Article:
Old labels die hard(A)
Old labels die hard. Those of us who have been around for more than five decades remember the Labor Party of Britain as a socialist organization with an anti-business agenda. The Labor government in power now has abandoned that mission. Instead, as I saw during a recent visit, “New Labor” is trying to establish itself as a stanch friend and supporter of business enterprise.
Gordon Brown, Chancellor of the Exchequer, published a manifesto in which he declared that “we must forever renounce those old stereotypes” and embrace a new revolution designed to “unlock entrepreneurial ability.” To that end, the Chancellor opened Britian’s first National Enterprise Week celebrating young entrepreneurs and the fastest-growing inner city start-ups.
“When I was in school,” the Chancellor said, “no business ever came near my classroom. Fellow university students shied away from commerce in favor of the professions.” That’s changing, he added, pointing out that “now half our schools teach enterprise” and beginning next year, “every secondary school will offer pupils not just work experience but education in enterprise.” Brown’s program also calls for the introduction of enterprise partnerships with the United States. He pointed out that Britain’s rate of business creation is half that of the U.S. – and that, he said, “is simply not good enough.”
In time of course Britain may be able to develop its own Enrons and WorldComs. I saw good evidence that they are already on the way. In the 1990s the German car maker BMW acquired the Rover passenger car business. Failing to make a go of it and knowing the British affection for this brand, the Germans sold the company in 2000 to four Birmingham businessmen for a token price of 10 pounds (about $20 at today’s exchange rate) along with a soft loan of 427 million pounds.
The Birmingham Four have done little to revive the brand – sales are down, profits are non-existent – but they have managed to pay themselves handsomely. In 2003, for example, they took home three million pounds apiece (roughly $6 million dollars), which was more than double the pay of management board members at BMW. In addition, they have put 16.5 million pounds into a pension trust fund for themselves. Never mind about selling cars, just go for the money.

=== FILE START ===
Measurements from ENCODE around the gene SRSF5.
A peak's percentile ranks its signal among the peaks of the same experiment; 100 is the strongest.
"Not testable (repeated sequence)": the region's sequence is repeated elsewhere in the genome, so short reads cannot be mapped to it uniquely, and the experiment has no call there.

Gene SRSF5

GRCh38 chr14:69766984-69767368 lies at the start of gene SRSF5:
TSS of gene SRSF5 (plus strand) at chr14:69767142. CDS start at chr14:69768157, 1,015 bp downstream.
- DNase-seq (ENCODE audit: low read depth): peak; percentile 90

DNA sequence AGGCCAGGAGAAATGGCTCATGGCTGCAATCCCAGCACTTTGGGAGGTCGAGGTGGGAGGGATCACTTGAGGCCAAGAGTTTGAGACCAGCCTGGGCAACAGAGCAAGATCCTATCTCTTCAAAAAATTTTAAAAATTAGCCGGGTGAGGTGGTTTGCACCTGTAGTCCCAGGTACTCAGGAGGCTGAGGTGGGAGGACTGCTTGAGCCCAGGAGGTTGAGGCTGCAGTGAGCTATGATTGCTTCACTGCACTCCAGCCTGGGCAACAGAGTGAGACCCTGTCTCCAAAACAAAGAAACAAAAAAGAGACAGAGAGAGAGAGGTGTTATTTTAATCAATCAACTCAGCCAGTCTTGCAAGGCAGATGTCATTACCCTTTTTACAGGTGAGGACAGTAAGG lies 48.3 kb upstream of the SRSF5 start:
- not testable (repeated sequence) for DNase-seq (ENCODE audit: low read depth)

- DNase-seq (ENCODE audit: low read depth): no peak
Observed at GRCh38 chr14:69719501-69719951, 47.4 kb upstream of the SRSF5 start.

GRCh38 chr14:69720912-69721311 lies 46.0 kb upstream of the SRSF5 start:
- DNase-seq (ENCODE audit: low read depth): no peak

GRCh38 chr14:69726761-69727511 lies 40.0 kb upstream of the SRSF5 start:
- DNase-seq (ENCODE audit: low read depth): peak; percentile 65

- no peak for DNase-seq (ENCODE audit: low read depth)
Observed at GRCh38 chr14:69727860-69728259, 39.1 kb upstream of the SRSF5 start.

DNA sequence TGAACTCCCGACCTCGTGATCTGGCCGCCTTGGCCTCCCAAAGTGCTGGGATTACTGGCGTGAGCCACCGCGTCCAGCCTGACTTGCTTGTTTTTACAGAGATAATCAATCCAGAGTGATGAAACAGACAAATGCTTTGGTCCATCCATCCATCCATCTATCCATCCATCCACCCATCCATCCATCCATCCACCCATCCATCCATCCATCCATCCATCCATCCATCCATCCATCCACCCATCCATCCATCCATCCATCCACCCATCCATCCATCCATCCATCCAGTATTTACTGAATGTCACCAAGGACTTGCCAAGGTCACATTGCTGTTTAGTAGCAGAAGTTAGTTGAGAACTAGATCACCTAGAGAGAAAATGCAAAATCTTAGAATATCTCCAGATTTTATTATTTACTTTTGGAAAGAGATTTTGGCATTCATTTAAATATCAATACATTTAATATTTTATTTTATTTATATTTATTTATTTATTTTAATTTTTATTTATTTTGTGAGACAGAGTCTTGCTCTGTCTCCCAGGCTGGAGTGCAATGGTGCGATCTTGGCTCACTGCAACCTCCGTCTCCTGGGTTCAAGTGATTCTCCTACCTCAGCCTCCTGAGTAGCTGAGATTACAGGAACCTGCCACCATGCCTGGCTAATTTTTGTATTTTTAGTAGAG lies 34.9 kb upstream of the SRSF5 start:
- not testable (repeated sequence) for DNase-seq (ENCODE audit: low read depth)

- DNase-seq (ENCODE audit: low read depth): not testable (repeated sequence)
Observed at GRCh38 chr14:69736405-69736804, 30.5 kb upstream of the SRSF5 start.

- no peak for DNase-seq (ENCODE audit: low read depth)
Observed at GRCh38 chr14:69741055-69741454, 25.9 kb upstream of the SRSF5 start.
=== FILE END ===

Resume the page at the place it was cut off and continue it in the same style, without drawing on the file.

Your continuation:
Meanwhile, the Labor Party was trying to protect the right of some British smokers to threaten their lives with this habit. Ireland has banned smoking in all public places including bars and restaurants. Scotland plans to do the same by 2006. But the Brits are fiddling with ideas for a ban that has exceptions. For example, smoking might continue to be allowed in pubs where cooked food is not prepared. This plan unleashed the legendary British sarcasm, delivered by Alan Coren, columnist for the Times of London, who wrote:
“Smoking is to be outlawed everywhere except in public houses where food is not prepared. The only food available will be crisps, pork scratchings, nuts – anything, in short, with enough salt, fat and sugar in it to make arteries crack like pipestems. Smokers will thus be corralled into places where they can not only inhale to their hearts’ discontent, but also gorge themselves on vast intakes of alcohol and crunchy snax until the walls have to be knocked down to allow them to squeeze out again….”
“These customers… will primarily be members of that underclass who have nothing else in their lives. What, therefore, the inspired White Paper is advocating is a joyous return to the lowlife stews of yesteryear, the pothouses and shebeens and boozers ankle-deep in spit-and-strawberry slurry, good enough not merely for the likes of them, but also for the likes of their betters, tottering out of their smoke-free Connaughts and Savoys and Annabels to cab themselves to their inbred conks, to the lower depths of Whitechapel and Shoreditch for a bit of slumming and a bit of rough.”
Bring back Charles Dickens!